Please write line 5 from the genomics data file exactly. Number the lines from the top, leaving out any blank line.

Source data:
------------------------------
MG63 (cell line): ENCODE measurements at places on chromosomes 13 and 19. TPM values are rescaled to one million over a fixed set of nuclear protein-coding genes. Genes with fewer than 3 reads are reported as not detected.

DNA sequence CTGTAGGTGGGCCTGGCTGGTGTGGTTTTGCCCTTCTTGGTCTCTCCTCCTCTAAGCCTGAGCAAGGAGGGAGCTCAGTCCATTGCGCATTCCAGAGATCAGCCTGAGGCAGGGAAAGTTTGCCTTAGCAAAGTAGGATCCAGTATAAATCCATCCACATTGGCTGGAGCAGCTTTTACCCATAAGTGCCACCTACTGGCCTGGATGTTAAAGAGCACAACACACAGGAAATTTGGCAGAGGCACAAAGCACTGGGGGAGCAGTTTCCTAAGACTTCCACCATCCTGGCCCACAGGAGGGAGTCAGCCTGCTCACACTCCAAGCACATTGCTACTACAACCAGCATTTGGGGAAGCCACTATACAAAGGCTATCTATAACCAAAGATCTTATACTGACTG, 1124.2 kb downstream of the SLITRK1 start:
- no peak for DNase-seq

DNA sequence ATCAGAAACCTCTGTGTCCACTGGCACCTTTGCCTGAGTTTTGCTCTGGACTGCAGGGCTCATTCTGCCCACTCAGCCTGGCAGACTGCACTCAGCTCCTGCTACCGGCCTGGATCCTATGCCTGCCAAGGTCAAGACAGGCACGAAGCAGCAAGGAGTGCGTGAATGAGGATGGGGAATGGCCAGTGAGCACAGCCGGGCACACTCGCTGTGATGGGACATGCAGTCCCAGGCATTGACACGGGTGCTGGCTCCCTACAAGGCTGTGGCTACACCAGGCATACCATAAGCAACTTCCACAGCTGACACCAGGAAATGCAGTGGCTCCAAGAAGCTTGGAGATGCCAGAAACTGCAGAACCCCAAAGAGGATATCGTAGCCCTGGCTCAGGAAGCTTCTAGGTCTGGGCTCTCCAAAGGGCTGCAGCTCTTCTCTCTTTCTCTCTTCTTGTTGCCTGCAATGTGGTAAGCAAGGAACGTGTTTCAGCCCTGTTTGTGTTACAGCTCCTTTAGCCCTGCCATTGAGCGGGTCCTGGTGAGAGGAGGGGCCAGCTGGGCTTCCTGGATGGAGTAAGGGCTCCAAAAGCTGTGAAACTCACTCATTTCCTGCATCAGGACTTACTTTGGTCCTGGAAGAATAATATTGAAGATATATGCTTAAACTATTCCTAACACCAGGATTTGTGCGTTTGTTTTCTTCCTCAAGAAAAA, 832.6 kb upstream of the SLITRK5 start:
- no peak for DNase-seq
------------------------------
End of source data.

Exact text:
- no peak for DNase-seq